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rdiffdir(1) [debian man page]

RDIFFDIR(1)							   User Manuals 						       RDIFFDIR(1)

rdiffdir - compute and apply signatures and diffs to directories SYNOPSIS
rdiffdir [options] sig[nature] basis_dir signature_file rdiffdir [options] delta signature_file new_dir delta_file rdiffdir [options] patch basis_dir delta_file rdiffdir [options] tar basis_dir tar_file If signature_file or delta_file are "-", the data will be read from stdin or written to stdout as appropriate. DESCRIPTION
rdiffdir is supposed to be like rdiff, but can operate on directories. See rdiff(1) for more information. The syntax is similar. OPTIONS
--write-sig-to sigfile This option is only used in delta and tar modes. When specified, rdiffdir will write a signature of the directory it is processing to sigfile. The end result will be a delta and a new signature calculated over the same data. -z, --gzip-compress Enable gzip compression and decompression of signature and delta files. SELECTION OPTIONS
In signature and delta modes, rdiffdir accepts duplicity-like selection options including --exclude, --exclude-filelist-stdin, etc. See the duplicity(1) manual page for more information. BUGS
Hard links are currently unsupported (they will be treated as non-linked regular files). Bad signatures will be treated as empty instead of logging appropriate error message. AUTHOR
Ben Escoto <> SEE ALSO
duplicity(1), python(1), rdiff(1), rdiff-backup(1). Version 0.6.18 February 29, 2012 RDIFFDIR(1)

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DUPLICITY(1)							   User Manuals 						      DUPLICITY(1)

duplicity - Encrypted backup using rsync algorithm SYNOPSIS
duplicity [options] source_directory target_url duplicity [options] source_url target_directory duplicity full [options] source_directory target_url duplicity incremental [options] source_directory target_url duplicity restore [options] source_url target_directory duplicity verify [options] source_url target_directory duplicity collection-status [options] target_url duplicity list-current-files [options] target_url duplicity cleanup [options] [--force] target_url duplicity remove-older-than time [options] [--force] target_url duplicity remove-all-but-n-full count [options] [--force] target_url duplicity remove-all-inc-of-but-n-full count [options] [--force] target_url DESCRIPTION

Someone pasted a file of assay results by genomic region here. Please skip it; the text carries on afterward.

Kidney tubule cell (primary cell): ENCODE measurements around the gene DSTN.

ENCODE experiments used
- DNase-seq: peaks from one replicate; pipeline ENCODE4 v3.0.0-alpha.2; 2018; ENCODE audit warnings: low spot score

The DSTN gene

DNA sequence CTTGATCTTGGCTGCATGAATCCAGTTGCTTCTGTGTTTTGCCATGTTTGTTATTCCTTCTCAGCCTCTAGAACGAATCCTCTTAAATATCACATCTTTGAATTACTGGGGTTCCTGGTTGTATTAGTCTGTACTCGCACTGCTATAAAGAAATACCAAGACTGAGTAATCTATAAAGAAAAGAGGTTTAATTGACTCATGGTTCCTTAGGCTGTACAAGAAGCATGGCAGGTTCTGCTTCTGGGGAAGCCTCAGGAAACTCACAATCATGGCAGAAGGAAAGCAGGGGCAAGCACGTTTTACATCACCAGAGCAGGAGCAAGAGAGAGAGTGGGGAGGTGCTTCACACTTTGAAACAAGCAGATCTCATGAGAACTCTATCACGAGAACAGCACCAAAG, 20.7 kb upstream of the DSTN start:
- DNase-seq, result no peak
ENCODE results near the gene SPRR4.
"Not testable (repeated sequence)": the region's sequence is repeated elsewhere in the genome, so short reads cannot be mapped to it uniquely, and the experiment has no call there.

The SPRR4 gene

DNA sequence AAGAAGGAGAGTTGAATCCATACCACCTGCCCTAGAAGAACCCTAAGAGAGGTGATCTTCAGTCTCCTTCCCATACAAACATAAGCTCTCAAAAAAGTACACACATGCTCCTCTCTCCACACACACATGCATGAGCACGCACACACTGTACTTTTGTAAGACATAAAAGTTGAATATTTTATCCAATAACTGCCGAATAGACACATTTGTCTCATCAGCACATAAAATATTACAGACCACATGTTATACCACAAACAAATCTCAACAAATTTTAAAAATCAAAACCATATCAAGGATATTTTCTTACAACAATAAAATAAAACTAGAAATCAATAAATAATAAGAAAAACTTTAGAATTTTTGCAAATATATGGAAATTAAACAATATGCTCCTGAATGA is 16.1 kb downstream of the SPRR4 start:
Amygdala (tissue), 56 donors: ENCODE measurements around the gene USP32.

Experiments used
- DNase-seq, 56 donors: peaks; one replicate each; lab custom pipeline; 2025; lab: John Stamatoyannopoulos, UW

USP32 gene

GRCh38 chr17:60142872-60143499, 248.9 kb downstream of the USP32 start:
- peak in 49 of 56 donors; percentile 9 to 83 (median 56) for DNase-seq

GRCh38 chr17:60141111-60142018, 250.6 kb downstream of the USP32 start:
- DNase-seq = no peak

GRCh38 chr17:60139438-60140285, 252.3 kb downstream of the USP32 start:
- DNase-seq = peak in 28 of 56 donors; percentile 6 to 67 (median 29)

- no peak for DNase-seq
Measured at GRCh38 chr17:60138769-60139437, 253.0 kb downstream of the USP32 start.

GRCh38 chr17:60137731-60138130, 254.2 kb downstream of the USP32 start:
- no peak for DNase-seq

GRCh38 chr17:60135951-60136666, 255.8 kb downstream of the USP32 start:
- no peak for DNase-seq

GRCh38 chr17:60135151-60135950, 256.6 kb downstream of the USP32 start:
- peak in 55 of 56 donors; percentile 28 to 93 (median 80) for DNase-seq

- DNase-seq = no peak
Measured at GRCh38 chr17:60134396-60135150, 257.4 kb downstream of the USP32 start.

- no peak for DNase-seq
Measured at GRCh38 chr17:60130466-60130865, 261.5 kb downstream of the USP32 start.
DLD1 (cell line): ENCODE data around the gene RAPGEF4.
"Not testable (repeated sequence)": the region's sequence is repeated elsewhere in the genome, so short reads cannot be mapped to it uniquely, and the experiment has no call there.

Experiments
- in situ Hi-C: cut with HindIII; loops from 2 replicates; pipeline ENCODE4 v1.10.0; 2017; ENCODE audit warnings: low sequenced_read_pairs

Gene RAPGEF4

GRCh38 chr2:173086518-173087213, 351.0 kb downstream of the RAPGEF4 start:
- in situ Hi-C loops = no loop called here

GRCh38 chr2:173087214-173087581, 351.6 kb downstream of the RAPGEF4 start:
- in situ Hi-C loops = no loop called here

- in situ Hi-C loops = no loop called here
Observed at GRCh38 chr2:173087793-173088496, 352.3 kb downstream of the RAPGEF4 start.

Duplicity incrementally backs up files and directory by encrypting tar-format volumes with GnuPG and uploading them to a remote (or local) file server. Currently local, ftp, sftp/scp, rsync, WebDAV, WebDAVs, Google Docs, HSi and Amazon S3 backends are available. Because duplicity uses librsync, the incremental archives are space efficient and only record the parts of files that have changed since the last backup. Currently duplicity supports deleted files, full Unix permissions, directories, symbolic links, fifos, etc., but not hard links. If you are backing up the root directory /, remember to --exclude /proc, or else duplicity will probably crash on the weird stuff in there. EXAMPLES
Here is an example of a backup, using scp to back up /home/me to some_dir on the machine: duplicity /home/me scp:// If the above is run repeatedly, the first will be a full backup, and subsequent ones will be incremental. To force a full backup, use the full action: duplicity full /home/me scp:// Now suppose we accidentally delete /home/me and want to restore it the way it was at the time of last backup: duplicity scp:// /home/me Duplicity enters restore mode because the URL comes before the local directory. If we wanted to restore just the file "Mail/article" in /home/me as it was three days ago into /home/me/restored_file: duplicity -t 3D --file-to-restore Mail/article scp:// /home/me/restored_file The following command compares the files we backed up, so see what has changed since then: duplicity verify scp:// /home/me Finally, duplicity recognizes several include/exclude options. For instance, the following will backup the root directory, but exclude /mnt, /tmp, and /proc: duplicity --exclude /mnt --exclude /tmp --exclude /proc / file:///usr/local/backup Note that in this case the destination is the local directory /usr/local/backup. The following will backup only the /home and /etc direc- tories under root: duplicity --include /home --include /etc --exclude '**' / file:///usr/local/backup Duplicity can also access a repository via ftp. If a user name is given, the environment variable FTP_PASSWORD is read to determine the password: FTP_PASSWORD=mypassword duplicity /local/dir ACTIONS